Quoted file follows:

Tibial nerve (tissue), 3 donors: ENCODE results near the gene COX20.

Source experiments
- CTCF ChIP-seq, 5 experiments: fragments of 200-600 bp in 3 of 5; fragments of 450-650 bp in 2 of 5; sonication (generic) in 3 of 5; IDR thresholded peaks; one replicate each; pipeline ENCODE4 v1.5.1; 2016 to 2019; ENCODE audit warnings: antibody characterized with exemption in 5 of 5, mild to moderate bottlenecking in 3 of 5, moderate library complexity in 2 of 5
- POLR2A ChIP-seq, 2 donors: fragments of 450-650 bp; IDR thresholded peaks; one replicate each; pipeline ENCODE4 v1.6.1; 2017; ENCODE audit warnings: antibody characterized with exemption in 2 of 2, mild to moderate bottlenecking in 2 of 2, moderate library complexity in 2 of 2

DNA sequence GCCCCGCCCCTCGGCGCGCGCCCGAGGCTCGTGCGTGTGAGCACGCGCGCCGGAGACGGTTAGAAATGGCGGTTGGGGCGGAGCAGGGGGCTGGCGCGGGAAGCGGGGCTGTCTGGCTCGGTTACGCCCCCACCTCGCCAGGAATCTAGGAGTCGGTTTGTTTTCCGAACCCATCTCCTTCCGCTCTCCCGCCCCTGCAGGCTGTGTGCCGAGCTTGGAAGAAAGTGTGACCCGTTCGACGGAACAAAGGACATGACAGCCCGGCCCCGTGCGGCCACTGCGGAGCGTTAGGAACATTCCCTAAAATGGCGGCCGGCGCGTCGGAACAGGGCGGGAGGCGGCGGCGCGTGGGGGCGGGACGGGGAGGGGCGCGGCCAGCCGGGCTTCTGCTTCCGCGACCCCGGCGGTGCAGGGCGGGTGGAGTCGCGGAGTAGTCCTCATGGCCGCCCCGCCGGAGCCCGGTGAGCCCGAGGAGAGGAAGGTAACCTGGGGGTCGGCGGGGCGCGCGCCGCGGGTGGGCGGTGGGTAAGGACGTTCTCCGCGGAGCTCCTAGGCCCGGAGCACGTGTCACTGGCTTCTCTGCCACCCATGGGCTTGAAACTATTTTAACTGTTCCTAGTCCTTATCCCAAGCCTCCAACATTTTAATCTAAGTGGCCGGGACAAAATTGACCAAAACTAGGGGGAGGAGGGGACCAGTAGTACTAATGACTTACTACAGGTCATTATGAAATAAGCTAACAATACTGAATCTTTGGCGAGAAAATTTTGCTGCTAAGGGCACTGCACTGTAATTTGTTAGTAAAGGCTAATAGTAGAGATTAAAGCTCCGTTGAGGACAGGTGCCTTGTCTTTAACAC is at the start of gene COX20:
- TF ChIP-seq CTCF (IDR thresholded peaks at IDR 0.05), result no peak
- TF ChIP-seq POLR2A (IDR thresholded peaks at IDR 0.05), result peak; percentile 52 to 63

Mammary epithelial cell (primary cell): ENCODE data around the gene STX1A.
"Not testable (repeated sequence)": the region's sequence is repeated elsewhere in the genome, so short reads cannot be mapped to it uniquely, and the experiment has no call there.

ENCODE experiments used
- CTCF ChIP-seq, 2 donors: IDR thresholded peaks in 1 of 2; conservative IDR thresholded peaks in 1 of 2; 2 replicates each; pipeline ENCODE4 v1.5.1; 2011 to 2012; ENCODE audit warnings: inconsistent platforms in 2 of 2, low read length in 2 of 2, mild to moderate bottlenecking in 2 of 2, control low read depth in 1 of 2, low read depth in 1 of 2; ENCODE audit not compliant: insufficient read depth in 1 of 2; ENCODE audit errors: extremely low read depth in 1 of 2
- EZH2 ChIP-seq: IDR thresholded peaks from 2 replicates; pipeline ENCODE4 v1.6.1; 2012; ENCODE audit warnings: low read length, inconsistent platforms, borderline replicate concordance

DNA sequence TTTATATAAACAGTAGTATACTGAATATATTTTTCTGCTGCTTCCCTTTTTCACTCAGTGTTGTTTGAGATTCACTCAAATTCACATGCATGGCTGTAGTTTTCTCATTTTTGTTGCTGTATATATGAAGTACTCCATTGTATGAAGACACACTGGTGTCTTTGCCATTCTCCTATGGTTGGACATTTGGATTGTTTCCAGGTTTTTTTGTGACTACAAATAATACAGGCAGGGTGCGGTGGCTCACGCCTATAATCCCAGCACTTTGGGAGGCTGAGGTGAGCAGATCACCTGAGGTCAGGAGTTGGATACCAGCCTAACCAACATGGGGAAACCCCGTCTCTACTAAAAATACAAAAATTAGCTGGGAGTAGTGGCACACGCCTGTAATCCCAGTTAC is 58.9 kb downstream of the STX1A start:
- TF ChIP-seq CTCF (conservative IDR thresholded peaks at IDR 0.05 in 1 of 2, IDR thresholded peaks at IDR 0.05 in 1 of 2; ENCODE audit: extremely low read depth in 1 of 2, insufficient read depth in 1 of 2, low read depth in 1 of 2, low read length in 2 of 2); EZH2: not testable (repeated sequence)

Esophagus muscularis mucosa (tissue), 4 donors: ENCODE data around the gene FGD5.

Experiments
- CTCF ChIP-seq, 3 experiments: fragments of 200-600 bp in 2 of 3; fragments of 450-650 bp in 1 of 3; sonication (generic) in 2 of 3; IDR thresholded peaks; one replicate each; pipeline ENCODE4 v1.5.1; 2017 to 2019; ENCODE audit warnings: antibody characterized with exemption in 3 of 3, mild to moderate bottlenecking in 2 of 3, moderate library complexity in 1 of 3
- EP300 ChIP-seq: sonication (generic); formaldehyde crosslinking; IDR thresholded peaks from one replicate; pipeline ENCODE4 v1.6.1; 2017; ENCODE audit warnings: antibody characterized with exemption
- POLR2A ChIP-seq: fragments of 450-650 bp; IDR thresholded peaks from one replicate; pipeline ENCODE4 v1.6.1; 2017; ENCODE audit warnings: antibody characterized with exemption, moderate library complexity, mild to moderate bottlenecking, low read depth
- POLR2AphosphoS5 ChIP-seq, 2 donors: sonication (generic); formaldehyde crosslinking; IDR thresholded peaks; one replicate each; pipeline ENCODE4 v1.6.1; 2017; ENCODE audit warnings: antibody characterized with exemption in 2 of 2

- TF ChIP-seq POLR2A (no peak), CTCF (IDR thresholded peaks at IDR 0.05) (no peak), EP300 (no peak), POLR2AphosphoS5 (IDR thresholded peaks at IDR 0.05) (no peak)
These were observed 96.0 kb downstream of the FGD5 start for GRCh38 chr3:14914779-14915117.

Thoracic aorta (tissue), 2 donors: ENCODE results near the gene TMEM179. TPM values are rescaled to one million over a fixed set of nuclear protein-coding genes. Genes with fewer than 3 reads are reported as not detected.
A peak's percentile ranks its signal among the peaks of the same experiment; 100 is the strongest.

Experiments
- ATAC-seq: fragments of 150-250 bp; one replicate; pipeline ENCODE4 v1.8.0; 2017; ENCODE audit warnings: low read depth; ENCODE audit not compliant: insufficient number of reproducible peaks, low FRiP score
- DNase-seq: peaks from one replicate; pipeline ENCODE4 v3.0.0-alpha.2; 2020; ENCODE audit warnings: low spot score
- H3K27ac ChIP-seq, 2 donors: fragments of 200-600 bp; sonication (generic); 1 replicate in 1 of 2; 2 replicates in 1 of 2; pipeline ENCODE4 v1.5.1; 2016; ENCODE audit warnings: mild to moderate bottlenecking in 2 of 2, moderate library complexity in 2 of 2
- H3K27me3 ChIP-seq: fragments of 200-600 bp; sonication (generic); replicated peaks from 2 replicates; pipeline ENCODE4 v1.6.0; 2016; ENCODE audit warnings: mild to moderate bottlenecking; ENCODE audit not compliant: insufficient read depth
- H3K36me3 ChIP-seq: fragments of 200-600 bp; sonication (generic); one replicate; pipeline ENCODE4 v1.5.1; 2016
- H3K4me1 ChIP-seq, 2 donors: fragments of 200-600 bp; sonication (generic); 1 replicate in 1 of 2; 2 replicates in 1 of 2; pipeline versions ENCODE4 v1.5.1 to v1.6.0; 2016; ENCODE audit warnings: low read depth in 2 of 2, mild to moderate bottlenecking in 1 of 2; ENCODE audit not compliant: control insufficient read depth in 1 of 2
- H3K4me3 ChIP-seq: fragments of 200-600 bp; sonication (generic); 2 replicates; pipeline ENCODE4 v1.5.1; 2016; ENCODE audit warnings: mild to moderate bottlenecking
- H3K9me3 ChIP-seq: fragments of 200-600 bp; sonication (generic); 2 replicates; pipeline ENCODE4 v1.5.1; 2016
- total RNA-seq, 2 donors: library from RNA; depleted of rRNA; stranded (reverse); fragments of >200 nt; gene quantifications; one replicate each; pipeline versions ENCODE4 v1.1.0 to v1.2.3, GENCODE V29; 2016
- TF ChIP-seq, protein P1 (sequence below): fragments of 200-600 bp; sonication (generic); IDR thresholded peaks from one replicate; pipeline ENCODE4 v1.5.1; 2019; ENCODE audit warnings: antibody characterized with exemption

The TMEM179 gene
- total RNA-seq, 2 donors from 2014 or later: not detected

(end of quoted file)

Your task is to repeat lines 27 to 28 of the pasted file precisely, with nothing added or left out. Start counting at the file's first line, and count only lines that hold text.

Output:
- DNase-seq: peaks from one replicate; pipeline ENCODE4 v3.0.0-alpha.2; 2020; ENCODE audit warnings: low spot score
- H3K27ac ChIP-seq, 2 donors: fragments of 200-600 bp; sonication (generic); 1 replicate in 1 of 2; 2 replicates in 1 of 2; pipeline ENCODE4 v1.5.1; 2016; ENCODE audit warnings: mild to moderate bottlenecking in 2 of 2, moderate library complexity in 2 of 2